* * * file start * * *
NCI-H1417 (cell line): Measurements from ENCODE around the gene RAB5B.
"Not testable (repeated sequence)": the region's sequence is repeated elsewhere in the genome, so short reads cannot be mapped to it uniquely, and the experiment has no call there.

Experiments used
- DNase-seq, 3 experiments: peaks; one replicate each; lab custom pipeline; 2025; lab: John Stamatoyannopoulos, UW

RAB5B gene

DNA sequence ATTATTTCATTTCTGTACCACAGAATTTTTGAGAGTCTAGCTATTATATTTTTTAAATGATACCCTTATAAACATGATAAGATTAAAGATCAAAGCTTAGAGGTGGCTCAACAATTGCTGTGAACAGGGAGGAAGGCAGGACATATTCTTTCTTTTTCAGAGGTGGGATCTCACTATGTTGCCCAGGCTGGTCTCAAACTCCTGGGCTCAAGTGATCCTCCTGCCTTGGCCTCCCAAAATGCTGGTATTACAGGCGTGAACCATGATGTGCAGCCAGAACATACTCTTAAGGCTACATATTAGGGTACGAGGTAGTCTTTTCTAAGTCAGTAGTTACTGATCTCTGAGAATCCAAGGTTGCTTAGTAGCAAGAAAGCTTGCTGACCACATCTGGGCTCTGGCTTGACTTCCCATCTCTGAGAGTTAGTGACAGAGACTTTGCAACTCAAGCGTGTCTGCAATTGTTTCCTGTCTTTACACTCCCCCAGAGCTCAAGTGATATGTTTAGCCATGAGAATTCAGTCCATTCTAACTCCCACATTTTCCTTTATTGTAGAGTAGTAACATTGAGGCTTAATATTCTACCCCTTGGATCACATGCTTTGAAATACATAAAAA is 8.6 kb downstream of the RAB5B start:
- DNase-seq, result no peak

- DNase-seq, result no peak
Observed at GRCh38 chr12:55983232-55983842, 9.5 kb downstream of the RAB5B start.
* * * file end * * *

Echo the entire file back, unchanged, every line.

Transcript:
NCI-H1417 (cell line): Measurements from ENCODE around the gene RAB5B.
"Not testable (repeated sequence)": the region's sequence is repeated elsewhere in the genome, so short reads cannot be mapped to it uniquely, and the experiment has no call there.

Experiments used
- DNase-seq, 3 experiments: peaks; one replicate each; lab custom pipeline; 2025; lab: John Stamatoyannopoulos, UW

RAB5B gene

DNA sequence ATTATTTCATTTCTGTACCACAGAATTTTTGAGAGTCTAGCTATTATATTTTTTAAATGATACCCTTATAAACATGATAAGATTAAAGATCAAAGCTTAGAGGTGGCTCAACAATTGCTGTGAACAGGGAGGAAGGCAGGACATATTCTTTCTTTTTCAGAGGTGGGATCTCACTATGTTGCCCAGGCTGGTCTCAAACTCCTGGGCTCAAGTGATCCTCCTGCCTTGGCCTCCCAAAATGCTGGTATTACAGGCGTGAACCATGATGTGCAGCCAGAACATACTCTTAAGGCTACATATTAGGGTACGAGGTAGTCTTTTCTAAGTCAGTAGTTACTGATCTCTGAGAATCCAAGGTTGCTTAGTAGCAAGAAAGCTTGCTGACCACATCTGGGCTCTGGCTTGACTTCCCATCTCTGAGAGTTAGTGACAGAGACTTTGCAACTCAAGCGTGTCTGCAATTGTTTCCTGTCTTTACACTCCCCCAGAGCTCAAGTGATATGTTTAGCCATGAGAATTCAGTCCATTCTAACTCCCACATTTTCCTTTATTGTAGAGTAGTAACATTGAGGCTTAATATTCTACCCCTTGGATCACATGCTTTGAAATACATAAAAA is 8.6 kb downstream of the RAB5B start:
- DNase-seq, result no peak

- DNase-seq, result no peak
Observed at GRCh38 chr12:55983232-55983842, 9.5 kb downstream of the RAB5B start.